27th Jun 2022
Thomas Roe QC (Instructed by Charles Russell Speechlys LLP (London)) for the Respondents
These appeals from two related decisions of the Court of Appeal of the Republic of Trinidad and Tobago concern an application for the recusal of a judge presiding over criminal proceedings on the ground of apparent bias. They arise in the context of a long running and extraordinary set of circumstances. The test for such a recusal is whether a fair-minded and informed member of the public who considered the facts would conclude that there was a real possibility that the judge was biased. Sometimes it is asked whether there is a legitimate doubt as to the tribunal’s impartiality, a quality seen as indispensable to the fair administration of justice. At the outset it is necessary to record the background circumstances in some detail.
The Piarco preliminary inquiries
The appellants were senior officers of insurance companies. Along with others they were charged with various fraud and corruption offences arising out of the development of the Piarco International Airport in Trinidad in the 1990s at a time when the United National Congress (“UNC”) was in government. In December 2001 the People’s National Movement (“PNM”) came to power. In 2002 an Anti-Corruption Investigation Bureau (“ACIB”) was established within the Ministry of the Attorney General. Under its auspices various criminal proceedings were brought concerning the awarding of airport contracts and related matters. There were four so-called preliminary inquiries in the nature of committal proceedings known as Piarco 1-4.
The appellants were defendants in Piarco 1 presided over by His Worship Chief Magistrate Sherman McNicolls (now deceased). Their co-defendants included the former Minister of Finance, Mr Kuei Tung, and others considered to be financial supporters of the UNC. In January 2008, after some 200 days of prosecution evidence led over several years, the Chief Magistrate refused a motion that he should recuse himself and committed all the defendants to stand trial.
Piarco 2 concerns similar allegations against Mr Kuei Tung and another former UNC Minister along with a number of UNC supporters. The Magistrate in charge retired in 2018 and the inquiry is still to be concluded. The same Magistrate presided in Piarco 3, in which Mr Basdeo Panday, the former Prime Minister and then the leader of the opposition, was alleged to have received a corrupt payment. Piarco 3 was also incomplete when the Magistrate retired in 2018 and is still to be concluded.” Piarco 4 involves Mr Kuei Tung’s partner and is unfinished. No trials relative to these proceedings have taken place.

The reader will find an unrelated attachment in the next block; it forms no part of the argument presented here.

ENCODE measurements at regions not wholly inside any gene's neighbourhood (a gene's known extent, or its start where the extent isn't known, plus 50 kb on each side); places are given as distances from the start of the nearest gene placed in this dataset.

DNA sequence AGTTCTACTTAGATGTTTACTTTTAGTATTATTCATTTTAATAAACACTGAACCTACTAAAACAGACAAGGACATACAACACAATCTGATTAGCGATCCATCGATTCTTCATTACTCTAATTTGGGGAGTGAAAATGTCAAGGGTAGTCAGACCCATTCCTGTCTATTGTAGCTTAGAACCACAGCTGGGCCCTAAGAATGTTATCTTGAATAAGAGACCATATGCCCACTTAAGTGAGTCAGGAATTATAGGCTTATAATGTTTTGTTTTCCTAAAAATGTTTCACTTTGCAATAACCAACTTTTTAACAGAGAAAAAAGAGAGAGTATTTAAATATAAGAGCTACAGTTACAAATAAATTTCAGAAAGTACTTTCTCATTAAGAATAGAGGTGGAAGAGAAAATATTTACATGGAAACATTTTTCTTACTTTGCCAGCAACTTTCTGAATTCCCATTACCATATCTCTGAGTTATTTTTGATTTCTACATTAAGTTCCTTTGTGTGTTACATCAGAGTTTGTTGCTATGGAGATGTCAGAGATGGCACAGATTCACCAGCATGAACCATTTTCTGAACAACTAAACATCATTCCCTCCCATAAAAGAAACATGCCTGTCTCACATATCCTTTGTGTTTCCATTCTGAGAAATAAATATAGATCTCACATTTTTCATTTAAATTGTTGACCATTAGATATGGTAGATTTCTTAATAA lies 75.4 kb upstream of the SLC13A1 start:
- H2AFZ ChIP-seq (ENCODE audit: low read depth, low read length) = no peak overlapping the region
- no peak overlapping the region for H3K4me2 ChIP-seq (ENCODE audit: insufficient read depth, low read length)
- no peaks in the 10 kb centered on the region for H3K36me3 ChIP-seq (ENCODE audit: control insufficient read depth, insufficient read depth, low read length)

The Chief Magistrate’s land transaction and the Panday trial
In July 2005 the Chief Magistrate purchased a plot of land for $3.6m from Home Construction Ltd (“HCL”), one of the Colonial Life Insurance Co (Trinidad) Ltd (“CLICO”) group of companies. The purchase and its funding placed significant financial pressures on the Chief Magistrate. Soon afterwards he sought a buyer for the land, but without success.
Quite separately from the Piarco inquiries, on 20 March 2006 a summary trial began before the Chief Magistrate in respect of a charge that, when he was the Prime Minister, Mr Panday failed to declare funds received and held in a UK bank account. (The same payment, allegedly made by CLICO to secure airport contracts, formed the subject matter of Piarco 3.) Apart from Mr Panday himself and a spiritual adviser who said that in Hindu households women deal with family finances, the only defence witness was Mr Lawrence Duprey, CLICO’s most senior executive.
On the morning of 27 March 2006, which was the last day of evidence, Mr Duprey testified that the money was a scholarship to assist Mr Panday’s daughter’s studies in London. According to the account given the following year by the Chief Magistrate to the Mustill inquiry (discussed below), later that day he phoned Tony Maharaj of CLICO and asked him to send $400,000 as soon as possible. (A few days later the Chief Magistrate told the Attorney General that this was a down payment on the purchase of his land.) The money arrived the following morning in the form of a banker’s draft drawn on the account of Caribbean Money Market Brokers Ltd, another CLICO company. The Chief Magistrate deposited it in his bank where it was credited to his account. (In subsequent conversations the draft was sometimes referred to as a cheque.)
It soon emerged that there was an apparent difficulty with the draft which had not cleared. However the Chief Magistrate had already used the money to pay off interest on his bank loan and to reduce his overdraft. This required him to take out another loan since in the meantime he had decided to return the money. On 3 April 2006 he told Mr Maharaj that the sale of the land was off.